In one example mentioned in an Oct. 29 response to Green, Managing Director Douglas Chin said the company billed the city $832.37 for a muscle relaxant that cost the physician $14.40 and that a local pharmacy sells for $57.65.

Shapiro: Goings-on at the Capitol don't pass the smell test

read … Lawmaker donates $2,000 to avoid a tag of favoritism

Hooser: Apologize for Corrupt PLDC, then Complete Repeal

Hooser: The Public Land Development Corp. (PLDC) was created by the Legislature in a manner that at best was unprincipled and at worst corrupt and illegal.

Those responsible owe the people of our state first an apology and then a complete repeal.

SA: People power still relevant

Related: Birth Of The Public Land Development Corporation – A travesty of the legislative process, PLDC: Abercrombie Capitulates to Protesters

read … No Interest in Abercrombie’s Talks

DOE: Give us the Money or No Computers for Kids

SA: Exactly how to bridge this gap is unresolved. The state Board of Education has committed to an investment in the Common Core, said Don Horner, the board chairman. These have been adopted by most states, which means students here will benefit from the development of relevant instructional resources across the country.

"In that process we are asking the department to examine the option of technology," he said. "The opportunity of investing in curriculum is also an opportunity to invest in technology."

And the DOE is gearing up for such an investigation, as well as a debate over the public school budget. A request for $42 million to fund the Common Core initiative over the next two years has gone up to Gov. Neil Abercrombie in preparation for the biennium budget. The proposal specifies the goal of providing every public school student with a laptop or tablet, such as an iPad, by 2015, and the money also would cover teacher training and buying the digital texts and other materials.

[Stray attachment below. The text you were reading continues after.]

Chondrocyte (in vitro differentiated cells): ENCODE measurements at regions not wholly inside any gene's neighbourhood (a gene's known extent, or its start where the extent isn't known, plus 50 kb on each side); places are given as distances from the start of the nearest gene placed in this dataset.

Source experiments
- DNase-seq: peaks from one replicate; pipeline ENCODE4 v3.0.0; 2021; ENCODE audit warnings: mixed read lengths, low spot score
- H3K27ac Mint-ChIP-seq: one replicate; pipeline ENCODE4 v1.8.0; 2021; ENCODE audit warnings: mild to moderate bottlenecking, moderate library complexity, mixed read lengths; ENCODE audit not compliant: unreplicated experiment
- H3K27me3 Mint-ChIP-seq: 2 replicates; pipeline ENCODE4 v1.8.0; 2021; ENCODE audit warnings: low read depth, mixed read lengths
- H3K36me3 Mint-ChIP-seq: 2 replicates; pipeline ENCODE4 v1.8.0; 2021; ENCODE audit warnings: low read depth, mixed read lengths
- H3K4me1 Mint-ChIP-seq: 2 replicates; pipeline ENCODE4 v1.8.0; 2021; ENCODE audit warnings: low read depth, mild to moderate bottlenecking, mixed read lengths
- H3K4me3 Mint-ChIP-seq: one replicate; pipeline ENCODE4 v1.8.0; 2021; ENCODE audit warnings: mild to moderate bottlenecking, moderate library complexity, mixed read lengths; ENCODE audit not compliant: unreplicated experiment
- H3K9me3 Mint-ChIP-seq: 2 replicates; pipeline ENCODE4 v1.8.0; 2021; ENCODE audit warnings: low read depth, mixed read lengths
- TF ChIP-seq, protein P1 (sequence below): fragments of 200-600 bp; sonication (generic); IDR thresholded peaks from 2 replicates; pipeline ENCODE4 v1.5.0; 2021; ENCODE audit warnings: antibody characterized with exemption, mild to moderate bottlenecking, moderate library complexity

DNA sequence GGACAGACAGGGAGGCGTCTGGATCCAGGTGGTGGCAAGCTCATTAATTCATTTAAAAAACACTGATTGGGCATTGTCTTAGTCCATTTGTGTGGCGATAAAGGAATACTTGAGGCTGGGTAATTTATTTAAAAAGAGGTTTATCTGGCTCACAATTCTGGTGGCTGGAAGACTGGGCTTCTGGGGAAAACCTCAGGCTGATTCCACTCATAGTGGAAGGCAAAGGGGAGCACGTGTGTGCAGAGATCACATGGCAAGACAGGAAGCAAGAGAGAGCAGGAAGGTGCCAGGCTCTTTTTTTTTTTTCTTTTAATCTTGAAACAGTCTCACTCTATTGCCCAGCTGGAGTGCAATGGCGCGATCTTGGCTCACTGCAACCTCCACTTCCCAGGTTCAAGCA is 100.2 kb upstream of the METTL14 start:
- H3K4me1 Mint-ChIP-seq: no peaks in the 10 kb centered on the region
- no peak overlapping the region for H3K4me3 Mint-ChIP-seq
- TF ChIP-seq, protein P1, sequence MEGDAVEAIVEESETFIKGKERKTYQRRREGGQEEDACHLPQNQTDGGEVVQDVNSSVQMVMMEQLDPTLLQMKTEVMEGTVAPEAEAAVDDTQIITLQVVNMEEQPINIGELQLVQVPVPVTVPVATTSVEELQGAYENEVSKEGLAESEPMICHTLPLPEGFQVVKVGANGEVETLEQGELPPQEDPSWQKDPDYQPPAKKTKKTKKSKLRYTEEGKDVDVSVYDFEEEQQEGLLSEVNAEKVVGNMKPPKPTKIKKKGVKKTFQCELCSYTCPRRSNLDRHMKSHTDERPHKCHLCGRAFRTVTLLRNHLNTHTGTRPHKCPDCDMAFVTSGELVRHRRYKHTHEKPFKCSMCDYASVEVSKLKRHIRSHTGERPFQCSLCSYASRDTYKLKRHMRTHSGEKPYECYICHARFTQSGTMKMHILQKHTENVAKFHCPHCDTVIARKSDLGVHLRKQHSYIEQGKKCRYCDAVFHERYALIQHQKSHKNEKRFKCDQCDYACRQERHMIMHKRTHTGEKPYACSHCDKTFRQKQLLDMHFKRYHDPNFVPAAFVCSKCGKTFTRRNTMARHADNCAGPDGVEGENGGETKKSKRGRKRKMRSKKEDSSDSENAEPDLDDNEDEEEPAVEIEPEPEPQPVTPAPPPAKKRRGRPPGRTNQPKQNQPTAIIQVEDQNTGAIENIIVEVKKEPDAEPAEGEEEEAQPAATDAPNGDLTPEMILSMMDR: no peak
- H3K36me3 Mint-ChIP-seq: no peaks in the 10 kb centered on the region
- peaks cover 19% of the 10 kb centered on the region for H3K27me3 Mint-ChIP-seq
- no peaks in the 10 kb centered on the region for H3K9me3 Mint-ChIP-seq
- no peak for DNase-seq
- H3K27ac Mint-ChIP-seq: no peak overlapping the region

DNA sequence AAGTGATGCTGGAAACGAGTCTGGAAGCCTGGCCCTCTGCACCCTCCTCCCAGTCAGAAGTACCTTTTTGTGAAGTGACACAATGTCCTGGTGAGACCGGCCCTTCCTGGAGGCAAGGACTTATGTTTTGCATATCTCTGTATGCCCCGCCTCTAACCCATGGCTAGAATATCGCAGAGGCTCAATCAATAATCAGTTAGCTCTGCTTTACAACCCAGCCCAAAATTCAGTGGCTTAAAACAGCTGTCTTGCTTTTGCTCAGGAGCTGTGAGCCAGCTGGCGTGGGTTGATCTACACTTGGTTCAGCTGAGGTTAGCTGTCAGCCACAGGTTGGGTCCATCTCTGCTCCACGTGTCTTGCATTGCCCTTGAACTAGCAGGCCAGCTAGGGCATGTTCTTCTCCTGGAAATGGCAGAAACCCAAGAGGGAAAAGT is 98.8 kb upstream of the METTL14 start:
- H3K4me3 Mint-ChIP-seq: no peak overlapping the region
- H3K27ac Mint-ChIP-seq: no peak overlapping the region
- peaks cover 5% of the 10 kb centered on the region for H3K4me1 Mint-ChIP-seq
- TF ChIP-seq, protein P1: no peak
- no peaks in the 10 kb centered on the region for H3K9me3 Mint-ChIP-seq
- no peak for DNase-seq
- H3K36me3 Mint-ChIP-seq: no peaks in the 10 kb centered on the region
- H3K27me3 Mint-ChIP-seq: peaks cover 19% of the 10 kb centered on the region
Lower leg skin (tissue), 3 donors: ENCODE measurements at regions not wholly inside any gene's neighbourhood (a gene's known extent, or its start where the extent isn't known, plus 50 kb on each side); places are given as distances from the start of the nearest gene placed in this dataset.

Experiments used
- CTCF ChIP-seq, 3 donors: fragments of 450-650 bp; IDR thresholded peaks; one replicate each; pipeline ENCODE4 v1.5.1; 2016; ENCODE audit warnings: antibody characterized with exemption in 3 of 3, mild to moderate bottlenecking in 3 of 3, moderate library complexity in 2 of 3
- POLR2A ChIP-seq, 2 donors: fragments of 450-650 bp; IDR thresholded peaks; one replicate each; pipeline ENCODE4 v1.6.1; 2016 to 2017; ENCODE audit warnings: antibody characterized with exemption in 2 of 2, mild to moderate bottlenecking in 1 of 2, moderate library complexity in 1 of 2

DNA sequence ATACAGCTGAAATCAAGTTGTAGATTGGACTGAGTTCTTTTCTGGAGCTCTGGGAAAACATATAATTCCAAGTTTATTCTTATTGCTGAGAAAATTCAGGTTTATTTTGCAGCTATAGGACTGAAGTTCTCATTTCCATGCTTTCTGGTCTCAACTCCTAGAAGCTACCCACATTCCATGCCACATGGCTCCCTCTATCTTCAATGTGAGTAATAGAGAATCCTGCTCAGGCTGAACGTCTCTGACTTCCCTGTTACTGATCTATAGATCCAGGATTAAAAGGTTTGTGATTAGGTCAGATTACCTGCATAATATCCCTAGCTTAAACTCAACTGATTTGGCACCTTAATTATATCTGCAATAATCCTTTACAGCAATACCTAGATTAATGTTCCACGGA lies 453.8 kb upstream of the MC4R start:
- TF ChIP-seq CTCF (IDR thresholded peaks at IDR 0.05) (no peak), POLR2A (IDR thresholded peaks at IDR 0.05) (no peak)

Exactly what will be bought is still up for discussion, but the funding request is being sent along as a placeholder.

Amy Kunz, DOE assistant superintendent and chief financial officer, said that although nothing is set in stone, the cost estimates were based on the idea of equipping all high school students with laptops and all younger students with tablets.

The first allotment of $14.25 million is for fiscal year 2014, with $22.25 million coming the following year, Kunz said, with the plan that savings accrued with the DOE's photovoltaic solar panels on schools will cover the remaining $6.25 million.

Hawaii public schools haven't been sitting completely on the sidelines through the digital revolution. Waianae and Nanakuli high schools got laptops through the New Tech High program, a facet of the DOE's Race to the Top education reform grant program.  (Translation: The DoE doesn’t need any new money to computerize learning.  This is just a budget maneuver for this session.)

And some schools made the leap entirely on their own. This is the fourth year that Benjamin Parker Elementary School in Kaneohe has issued laptops or netbooks (a smaller, Internet-enabled device) to each student in grades 2 through 6, said Kathy Kahikina, the principal. The school acquired them and replaces them when they break down.

"I think it's been positive for the kids because they can navigate the computer better," Kahikina said. The school found the money for the 200-plus computers, plus the in-house tech support.

read … Digital winds blowing--As Hawaii’s schools ramp up standards, discussion turns to one computer for each student

City Council schedules meeting to approve rail grant

HNN: "Adoption of the resolution to authorize the Full Funding Grant Agreement is an important step for the Council," said Council Chair Ernest Martin. " It is one of the most significant decisions that the Council must make to demonstrate support for the rail project."

All nine Councilmembers will meet Thursday to vote on the $1.5 billion dollar deal….

read … Rail Dough

 

Mitch Roth: First New Elected Prosecutor in a Generation

HTH: On Dec. 3, Mitch Roth will becoming Hawaii County’s first new elected prosecutor in a generation, having won a General Election nail-biter over county Corporation Counsel Lincoln Ashida.